Anyone who lived through the Clinton years (or checked out the book) knows what that was like. And does anyone doubt that -- win or lose -- Citizen Donald Trump will find a way to increase his brand's profile via opinion and entertainment screens large and small?

Can you imagine the lurid advertisements the Democrats could run about Trump's private and business affairs if they were running a candidate other than Hillary Rodham Clinton?

This brings me, logically enough, to that Washington Post feature that ran with this headline: "2016 is the year of the messy private life -- and the year when it no longer matters." As best I can tell, the goal of this story was to ask two painfully valid questions:

(1) Is this the year when Americans finally achieve the maturity of the French and and admit that the moral lives of politicians don't matter?

(2) How are so many evangelical Christians rationalizing their support for Donald "You know, it doesn’t really matter what [the media] write as long as you’ve got a young and beautiful piece of ass" Trump?

As you would expect, the emphasis is on the second half of that equation:

HOLMES COUNTY, Ohio -- In this deeply conservative part of Ohio, full of cornfields and horse-drawn Amish buggies, people know all about Donald Trump’s two very public divorces, his extramarital affair with a beauty queen who became his second wife and his five children from three marriages.

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It's the (oh, no, not again) art of Trump’s deal with many old-guard evangelicals

It's the (oh, no, not again) art of Trump’s deal with many old-guard evangelicals

From the You Can’t Make This Up Department: During Donald Trump’s summit with nearly 1,000 evangelicals (GetReligion podcast here), Liberty University President Jerry Falwell Jr. proudly tweeted out a photo of himself and wife Becki greeting the man who would be president.

Seen on the wall behind them was a framed Playboy magazine photo of Trump alongside a nubile Playmate.

Online liberal satirist Sarah Wood noted the Playmate is currently in prison for drug smuggling, and wondered why Falwell was “honored” to associate with “a thrice-married man who has more than insinuated that he wants to date his daughter, is currently racist, made money off screwing people over, and has posed for Playboy. Praise Jesus!”

Less derisively, Professor Tobin Grant, a Religion News Service columnist, quoted Trump’s new friends who not long ago warned he “can’t be trusted,” needs to “repent,” is “embarrassing,” a “scam,” and a“misogynist and philanderer” laden with “untruthfulness.” 

A second Grant piece listed words Trump never uttered during the 90-minute encounter: that would be Jesus, Christ, Bible, prayer, faith. “God” was mentioned once, however.

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The state of Donald Trump's soul: Lots of chortles and, so far, few factual questions

The state of Donald Trump's soul: Lots of chortles and, so far, few factual questions

At least once a month, I receive some kind of angry email (or perhaps see comments on Facebook) from someone who is upset about mainstream press coverage of President Barack Obama that identifies him as a Christian.

Very few of these notes come from people who think Obama is a closet Muslim. Mostly, they come from doctrinally conservative Christians whose churches clash with the Obama White House on moral and cultural issues, most of them having to do with the Sexual Revolution. What they are saying, of course, is, "Obama isn't one of us." His actions show that.

Of course he isn't one of them. But it's perfectly accurate for journalists to note that the president has made a profession of faith (numerous times) as a liberal mainline Protestant. He walked the aisle and joined a congregation in the United Church of Christ, the bleeding edge of the liberal Protestant world, and has, functionally, been an Episcopalian while in the White House. Before becoming president he was quite candid about the details of his faith (the essential interview here). Obama has a liberal Christian voice.

This, of course, brings us to the God-and-politics story de jour right now -- the online interview in which Dr. James Dobson, once the creator of the Focus on the Family operation, says that he knows the person who recently led Donald Trump to born-again faith.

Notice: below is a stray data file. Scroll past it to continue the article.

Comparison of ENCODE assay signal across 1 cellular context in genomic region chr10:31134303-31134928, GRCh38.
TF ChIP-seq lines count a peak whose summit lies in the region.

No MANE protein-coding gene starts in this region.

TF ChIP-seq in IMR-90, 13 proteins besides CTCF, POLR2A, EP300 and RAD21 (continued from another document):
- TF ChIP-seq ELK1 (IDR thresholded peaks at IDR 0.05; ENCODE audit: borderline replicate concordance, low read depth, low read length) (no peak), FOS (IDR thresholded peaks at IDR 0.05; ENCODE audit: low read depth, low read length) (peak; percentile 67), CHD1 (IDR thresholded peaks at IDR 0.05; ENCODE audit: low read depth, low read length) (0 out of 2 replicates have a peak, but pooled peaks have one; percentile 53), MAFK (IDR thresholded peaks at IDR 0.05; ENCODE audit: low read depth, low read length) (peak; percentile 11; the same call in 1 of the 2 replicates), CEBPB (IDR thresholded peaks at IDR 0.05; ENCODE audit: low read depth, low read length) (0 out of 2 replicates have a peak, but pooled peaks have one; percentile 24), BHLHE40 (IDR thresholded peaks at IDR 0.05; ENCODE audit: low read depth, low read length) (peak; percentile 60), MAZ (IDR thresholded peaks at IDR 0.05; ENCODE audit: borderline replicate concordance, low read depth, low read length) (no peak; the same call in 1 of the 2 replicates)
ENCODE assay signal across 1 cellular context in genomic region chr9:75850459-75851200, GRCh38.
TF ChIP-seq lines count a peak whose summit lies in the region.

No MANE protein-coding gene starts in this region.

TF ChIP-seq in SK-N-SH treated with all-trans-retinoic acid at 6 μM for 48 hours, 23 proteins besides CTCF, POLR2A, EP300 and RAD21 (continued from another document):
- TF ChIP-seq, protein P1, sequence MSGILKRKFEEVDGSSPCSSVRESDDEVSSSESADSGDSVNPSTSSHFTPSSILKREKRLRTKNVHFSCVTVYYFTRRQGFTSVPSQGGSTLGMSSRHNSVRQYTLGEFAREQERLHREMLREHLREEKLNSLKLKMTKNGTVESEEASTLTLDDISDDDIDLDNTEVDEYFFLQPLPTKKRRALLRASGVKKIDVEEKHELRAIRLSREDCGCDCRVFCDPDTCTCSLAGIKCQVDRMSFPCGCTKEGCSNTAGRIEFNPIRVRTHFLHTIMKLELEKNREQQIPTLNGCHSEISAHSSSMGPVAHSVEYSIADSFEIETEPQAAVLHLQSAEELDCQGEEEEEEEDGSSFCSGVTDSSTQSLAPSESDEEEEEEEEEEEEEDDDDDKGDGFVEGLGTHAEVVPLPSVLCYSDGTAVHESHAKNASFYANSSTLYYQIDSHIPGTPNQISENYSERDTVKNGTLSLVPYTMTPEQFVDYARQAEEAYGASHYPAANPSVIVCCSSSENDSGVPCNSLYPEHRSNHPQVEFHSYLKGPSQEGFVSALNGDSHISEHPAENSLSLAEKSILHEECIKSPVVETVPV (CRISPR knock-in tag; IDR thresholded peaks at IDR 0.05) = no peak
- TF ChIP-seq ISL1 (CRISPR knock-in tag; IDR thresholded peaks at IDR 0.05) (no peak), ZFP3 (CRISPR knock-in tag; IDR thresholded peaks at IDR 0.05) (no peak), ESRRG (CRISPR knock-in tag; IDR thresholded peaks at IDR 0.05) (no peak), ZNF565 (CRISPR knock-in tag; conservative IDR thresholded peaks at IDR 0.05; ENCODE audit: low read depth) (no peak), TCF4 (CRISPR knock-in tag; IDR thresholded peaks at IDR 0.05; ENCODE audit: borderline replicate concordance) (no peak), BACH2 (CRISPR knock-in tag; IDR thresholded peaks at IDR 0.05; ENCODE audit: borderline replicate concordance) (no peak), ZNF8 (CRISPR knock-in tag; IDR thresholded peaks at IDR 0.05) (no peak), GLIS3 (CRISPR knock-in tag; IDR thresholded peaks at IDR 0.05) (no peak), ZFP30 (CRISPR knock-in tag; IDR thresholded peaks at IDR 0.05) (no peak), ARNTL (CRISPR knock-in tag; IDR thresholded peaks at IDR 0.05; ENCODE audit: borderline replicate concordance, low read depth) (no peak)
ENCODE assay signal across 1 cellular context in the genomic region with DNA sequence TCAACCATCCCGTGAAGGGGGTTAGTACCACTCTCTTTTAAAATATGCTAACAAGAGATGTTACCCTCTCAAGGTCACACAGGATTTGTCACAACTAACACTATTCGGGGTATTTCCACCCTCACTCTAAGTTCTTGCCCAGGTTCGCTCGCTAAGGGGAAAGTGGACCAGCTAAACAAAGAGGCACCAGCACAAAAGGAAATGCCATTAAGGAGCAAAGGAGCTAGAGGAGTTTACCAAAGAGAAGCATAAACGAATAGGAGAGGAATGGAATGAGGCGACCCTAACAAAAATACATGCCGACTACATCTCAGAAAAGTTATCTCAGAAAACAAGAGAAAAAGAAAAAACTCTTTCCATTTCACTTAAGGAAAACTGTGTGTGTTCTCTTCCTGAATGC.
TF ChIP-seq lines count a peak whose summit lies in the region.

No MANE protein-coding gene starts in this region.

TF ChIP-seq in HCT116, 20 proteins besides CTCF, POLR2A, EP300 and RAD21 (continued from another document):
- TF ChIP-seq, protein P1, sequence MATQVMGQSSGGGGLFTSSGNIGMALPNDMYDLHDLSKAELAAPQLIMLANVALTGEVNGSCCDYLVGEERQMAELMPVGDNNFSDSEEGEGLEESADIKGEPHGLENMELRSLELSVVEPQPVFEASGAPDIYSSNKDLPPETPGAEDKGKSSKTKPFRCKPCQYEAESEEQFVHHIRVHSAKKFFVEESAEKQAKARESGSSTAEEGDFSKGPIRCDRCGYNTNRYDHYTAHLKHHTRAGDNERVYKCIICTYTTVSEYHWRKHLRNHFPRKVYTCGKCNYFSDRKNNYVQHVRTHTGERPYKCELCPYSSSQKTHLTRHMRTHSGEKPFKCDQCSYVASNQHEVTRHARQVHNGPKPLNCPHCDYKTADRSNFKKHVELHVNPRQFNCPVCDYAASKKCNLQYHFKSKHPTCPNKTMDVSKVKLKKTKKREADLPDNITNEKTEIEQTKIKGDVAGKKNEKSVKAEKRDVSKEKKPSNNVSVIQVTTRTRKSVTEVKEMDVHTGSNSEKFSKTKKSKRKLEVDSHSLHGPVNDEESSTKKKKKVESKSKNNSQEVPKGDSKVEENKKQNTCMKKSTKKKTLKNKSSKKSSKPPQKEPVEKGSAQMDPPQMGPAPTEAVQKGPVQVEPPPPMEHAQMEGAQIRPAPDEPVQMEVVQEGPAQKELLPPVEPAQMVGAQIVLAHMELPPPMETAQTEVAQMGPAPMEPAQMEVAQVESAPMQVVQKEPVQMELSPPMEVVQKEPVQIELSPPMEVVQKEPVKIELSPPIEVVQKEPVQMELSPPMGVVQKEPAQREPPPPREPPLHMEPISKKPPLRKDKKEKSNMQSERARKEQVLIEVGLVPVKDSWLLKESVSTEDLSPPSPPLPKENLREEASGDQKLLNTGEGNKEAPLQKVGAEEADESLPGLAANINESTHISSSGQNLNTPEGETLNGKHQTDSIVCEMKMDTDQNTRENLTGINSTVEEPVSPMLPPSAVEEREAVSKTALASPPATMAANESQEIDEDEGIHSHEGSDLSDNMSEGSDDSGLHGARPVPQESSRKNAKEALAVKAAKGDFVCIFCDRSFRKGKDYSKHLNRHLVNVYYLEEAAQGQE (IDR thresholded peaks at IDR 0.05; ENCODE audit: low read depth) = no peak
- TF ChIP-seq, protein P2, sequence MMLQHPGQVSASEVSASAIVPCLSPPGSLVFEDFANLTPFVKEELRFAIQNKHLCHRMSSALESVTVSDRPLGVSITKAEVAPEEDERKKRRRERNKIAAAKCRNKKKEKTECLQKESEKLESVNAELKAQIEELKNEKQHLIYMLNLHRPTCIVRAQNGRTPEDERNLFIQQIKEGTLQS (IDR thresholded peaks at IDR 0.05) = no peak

You can imagine the Twitter-verse reaction to this news, coming so soon after that closed-door New York City meeting between Trump and about 1,000 selected evangelical leaders. Here is the crucial material from The New York Times, which, as you can imagine, opened with a question lede. Then:

In an interview recorded ... by a Pennsylvania pastor, the Rev. Michael Anthony, Dr. Dobson said he knew the person who had led Mr. Trump to Christ, though he did not name him.

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Retired Playboy editor gets airbrushed treatment in newspaper profile

Retired Playboy editor gets airbrushed treatment in newspaper profile

Ever wonder about the morality or spirituality of a Playboy editor? Well, when you read a newspaper profile on one of them, you'll still be left wondering.

The Sunday feature, in the Sarasota, Fla., Herald-Tribune, drops a hint or two in telling of Gretchen Edgren, who worked as an editor for 25 years in the Playboy empire. She's a "churchgoing mother of two." Now living in retirement in Holmes Beach, she was "brought up in a religious but open-minded household" in Oregon. But aside from those glancing blows, the article pretty much rambles for 800+ words.

The hook is apparently that this calm, silver-haired lady once edited a magazine and several books for Hugh Hefner's libertine realm. As a further paradox, although she's on nickname terms with "Hef," she never even visited his Playboy Mansion.

The Herald-Tribune takes pains to say that Edgren was a "serious journalist" whose first gig was at the The Oregonian before becoming an assistant editor for VIP, the magazine for Playboy Club members. She then edited annual collections of Playmates and a 40-year retrospect of the flagship magazine.

How did she regard the focus of her trade -- which one of her annual projects celebrated as The Year in Sex? No problem, says the Herald-Tribune, but it doesn't really say why:

“I considered myself a feminist, but the whole feminist thing about 'Playboy' exploiting women wasn't right,” says Edgren, whose first job was as a reporter for The Oregonian. “Women were not being rounded up and forced to pose. They were lining up at the door, and for a lot of reasons.”

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About God and that best/frequent/satisfying sex report ...

Every now and then, reseachers/activists in a think tank somewhere pull out a major study from the past, compare its data with that in similar studies and then announce a few specific conclusions in a press conference.